Where Bombs Come From

Today, one of my Facebook friends posted a short video that has been widely circulated. A portion of the heartrending recording shows two young Syrian boys grieving the loss of their brother, who was killed by a barrel bomb during an airstrike in Aleppo.

How can we do such horrific things?

Walking is one of my preferred forms of exercise. On a recent walk, I recognized the face of someone approaching from the opposite direction. He was not a friend. In fact, I knew only his face and not his name; but, it was a beautiful day, one that naturally lent itself to cordiality. So, as we drew near to one another, I nodded and offered a greeting. He returned my greeting, and we stopped to exchange pleasantries.

During our conversation, we discovered that we had a mutual acquaintance – a person who, in my experience, has always shown himself to be consistently thoughtful and kind. I mentioned that this mutual acquaintance was a really wonderful man. At that, my conversation partner paused briefly and then said: “Of course, not everyone would agree with you.”

When he uttered these words, I felt my heart drop in my chest. I asked no follow-up questions and quickly changed the subject. Our conversation soon ended, and we parted company.

The New Testament Letter of James offers a stern warning about the power of the tongue. In a passage that always makes me squirm, James writes:

“Consider how small a fire can set a huge forest ablaze. The tongue is also a fire. It exists among our members as a world of malice, defiling the whole body and setting the entire course of our lives on fire, itself set on fire by Gehenna. For every kind of beast and bird, of reptile and sea creature, can be tamed and has been tamed by the human species, but no human being can tame the tongue. It is a restless evil, full of deadly poison.” (James 3:5b-8)

When I saw the video earlier today, I almost immediately recalled my recent encounter while walking.

I intend no disparagement. In fact, if I indict anyone, I indict only myself. How often have I casually uttered unkind words? How often have I sewn corrupted seeds by malicious use of my tongue? How often have I surreptitiously attacked my neighbor while failing to recognize my own violence?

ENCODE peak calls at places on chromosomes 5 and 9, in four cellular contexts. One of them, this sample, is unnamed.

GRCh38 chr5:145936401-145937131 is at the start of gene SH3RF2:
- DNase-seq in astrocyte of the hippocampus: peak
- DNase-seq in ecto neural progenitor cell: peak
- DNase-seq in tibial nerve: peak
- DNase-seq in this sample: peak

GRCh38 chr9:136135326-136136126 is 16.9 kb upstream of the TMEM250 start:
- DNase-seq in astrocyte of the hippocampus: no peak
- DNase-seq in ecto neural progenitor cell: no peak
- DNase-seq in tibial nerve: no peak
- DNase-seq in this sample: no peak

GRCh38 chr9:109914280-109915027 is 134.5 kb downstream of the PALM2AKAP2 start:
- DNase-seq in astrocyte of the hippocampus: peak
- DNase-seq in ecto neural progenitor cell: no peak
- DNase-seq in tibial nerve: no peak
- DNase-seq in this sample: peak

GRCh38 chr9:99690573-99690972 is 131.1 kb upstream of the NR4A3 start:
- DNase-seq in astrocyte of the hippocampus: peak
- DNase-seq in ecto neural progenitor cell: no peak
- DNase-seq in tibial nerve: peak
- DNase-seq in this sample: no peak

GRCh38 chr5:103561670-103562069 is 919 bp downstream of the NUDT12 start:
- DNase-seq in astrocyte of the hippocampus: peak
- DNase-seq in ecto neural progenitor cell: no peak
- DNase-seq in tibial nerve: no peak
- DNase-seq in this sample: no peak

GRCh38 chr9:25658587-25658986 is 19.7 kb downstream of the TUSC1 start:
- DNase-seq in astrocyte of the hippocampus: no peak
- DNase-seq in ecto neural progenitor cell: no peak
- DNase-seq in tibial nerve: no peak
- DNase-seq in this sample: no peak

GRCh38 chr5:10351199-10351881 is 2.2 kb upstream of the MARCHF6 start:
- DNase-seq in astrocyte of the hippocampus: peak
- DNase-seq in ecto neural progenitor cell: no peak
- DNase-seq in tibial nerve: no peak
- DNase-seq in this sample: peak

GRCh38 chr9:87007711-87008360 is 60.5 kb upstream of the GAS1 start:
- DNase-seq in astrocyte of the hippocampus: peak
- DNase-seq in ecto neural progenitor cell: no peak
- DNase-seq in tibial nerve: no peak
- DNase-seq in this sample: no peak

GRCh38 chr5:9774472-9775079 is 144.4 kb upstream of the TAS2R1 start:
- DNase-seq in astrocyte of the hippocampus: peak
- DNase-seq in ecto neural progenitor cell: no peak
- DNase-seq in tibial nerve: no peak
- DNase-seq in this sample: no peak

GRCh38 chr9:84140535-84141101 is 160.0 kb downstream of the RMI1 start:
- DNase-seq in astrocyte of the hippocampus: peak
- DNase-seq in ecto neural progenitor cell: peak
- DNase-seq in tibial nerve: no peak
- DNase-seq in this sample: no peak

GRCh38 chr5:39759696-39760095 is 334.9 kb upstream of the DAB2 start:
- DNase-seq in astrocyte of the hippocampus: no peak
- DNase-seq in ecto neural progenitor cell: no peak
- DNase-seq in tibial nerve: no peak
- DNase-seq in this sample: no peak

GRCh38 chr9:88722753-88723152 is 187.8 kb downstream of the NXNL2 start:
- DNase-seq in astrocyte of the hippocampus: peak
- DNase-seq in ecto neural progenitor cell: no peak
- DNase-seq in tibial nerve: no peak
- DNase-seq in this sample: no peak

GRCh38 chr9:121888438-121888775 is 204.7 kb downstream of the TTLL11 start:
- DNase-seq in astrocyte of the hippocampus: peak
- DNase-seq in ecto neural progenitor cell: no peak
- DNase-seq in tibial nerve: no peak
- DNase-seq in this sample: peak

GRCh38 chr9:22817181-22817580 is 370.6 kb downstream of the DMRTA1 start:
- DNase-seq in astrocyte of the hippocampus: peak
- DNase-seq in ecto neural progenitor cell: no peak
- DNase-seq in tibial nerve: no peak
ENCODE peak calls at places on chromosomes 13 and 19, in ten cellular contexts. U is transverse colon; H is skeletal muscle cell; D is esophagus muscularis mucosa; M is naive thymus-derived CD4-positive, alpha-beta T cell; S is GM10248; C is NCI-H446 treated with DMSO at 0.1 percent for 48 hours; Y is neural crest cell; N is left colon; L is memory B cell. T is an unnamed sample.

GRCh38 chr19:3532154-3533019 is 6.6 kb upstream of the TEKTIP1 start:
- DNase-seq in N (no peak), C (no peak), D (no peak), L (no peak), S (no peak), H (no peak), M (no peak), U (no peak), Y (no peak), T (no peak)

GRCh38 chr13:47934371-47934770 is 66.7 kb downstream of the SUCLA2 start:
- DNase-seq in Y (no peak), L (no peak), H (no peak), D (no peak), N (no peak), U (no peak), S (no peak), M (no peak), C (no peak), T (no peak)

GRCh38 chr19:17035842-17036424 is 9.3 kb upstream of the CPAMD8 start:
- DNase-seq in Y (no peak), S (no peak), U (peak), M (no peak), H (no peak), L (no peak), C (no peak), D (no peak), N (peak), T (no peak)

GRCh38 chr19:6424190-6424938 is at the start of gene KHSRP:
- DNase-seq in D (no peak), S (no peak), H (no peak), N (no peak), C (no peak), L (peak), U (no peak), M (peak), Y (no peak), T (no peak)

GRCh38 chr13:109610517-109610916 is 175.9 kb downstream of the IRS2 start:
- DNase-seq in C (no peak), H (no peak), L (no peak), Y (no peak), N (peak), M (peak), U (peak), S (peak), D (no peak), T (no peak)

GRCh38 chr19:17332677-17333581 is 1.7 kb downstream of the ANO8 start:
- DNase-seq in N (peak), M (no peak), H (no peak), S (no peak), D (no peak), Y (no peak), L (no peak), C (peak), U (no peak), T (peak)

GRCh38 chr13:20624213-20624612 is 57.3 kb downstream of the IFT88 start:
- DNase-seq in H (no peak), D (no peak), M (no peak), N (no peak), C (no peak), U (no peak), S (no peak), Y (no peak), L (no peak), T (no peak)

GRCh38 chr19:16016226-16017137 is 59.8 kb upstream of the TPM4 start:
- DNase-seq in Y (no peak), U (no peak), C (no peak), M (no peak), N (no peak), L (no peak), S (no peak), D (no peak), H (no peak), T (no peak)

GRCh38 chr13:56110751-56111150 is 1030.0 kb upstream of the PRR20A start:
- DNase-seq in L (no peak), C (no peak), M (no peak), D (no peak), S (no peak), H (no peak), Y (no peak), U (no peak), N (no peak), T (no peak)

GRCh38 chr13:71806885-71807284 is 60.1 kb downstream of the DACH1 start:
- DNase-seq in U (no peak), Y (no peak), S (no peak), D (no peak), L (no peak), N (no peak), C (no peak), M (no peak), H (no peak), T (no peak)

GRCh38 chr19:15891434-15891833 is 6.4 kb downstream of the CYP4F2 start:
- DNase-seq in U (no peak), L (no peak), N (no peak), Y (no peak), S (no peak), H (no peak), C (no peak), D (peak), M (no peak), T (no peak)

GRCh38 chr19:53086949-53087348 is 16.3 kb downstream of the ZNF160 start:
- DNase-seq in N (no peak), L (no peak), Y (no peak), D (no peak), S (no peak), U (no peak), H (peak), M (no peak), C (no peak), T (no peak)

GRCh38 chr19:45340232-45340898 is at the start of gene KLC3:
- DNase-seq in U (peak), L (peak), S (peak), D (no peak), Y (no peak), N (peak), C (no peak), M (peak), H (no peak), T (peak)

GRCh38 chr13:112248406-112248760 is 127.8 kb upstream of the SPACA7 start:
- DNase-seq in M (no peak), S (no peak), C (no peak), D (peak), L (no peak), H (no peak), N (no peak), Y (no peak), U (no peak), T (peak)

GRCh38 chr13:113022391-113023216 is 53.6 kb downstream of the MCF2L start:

Weapons come in many shapes and sizes. Some cause instantaneous destruction and pain while others simmer and slowly corrupt from within.

I wonder…

Might bombs be the ultimate product of our untamed tongues?

2 thoughts on “Where Bombs Come From

  1. Maxine Sitts

    Steve:

    Thank you for this post (Where Bombs Come From). Inspiring me to remember to speak gently as I strive to create peace!

    Maxine

    Maxine Sitts

    On Sun, Aug 28, 2016 at 9:24 AM, Musings Amid the Thorns wrote:

    > sdalton43 posted: “Today, one of my Facebook friends posted a short video > that has been widely circulated. A portion of the heartrending recording > shows two young Syrian boys grieving the loss of their brother, who was > killed by a barrel bomb during an airstrike in Aleppo. ” > Respond to this post by replying above this line > New post on *Musings Amid the Thorns* > Where Bombs Come From > by > sdalton43 > > Today, one of my Facebook friends posted a short video that has been > widely circulated. A portion of the heartrending recording shows two young > Syrian boys grieving the loss of their brother, who was killed by a barrel > bomb during an airstrike in Aleppo. > > How can we do such horrific things? > > — > > Walking is one of my preferred forms of exercise. On a recent walk, I > recognized the face of someone approaching from the opposite direction. He > was not a friend. In fact, I knew only his face and not his name; but, it > was a beautiful day, one that naturally lent itself to cordiality. So, as > we drew near to one another, I nodded and offered a greeting. He returned > my greeting, and we stopped to exchange pleasantries. > > During our conversation, we discovered that we had a mutual acquaintance – > a person who, in my experience, has always shown himself to be consistently > thoughtful and kind. I mentioned that this mutual acquaintance was a really > wonderful man. At that, my conversation partner paused briefly and then > said: “Of course, not everyone would agree with you.” > > When he uttered these words, I felt my heart drop in my chest. I asked no > follow-up questions and quickly changed the subject. Our conversation soon > ended, and we parted company. > > — > > The New Testament Letter of James offers a stern warning about the power > of the tongue.

    Reply

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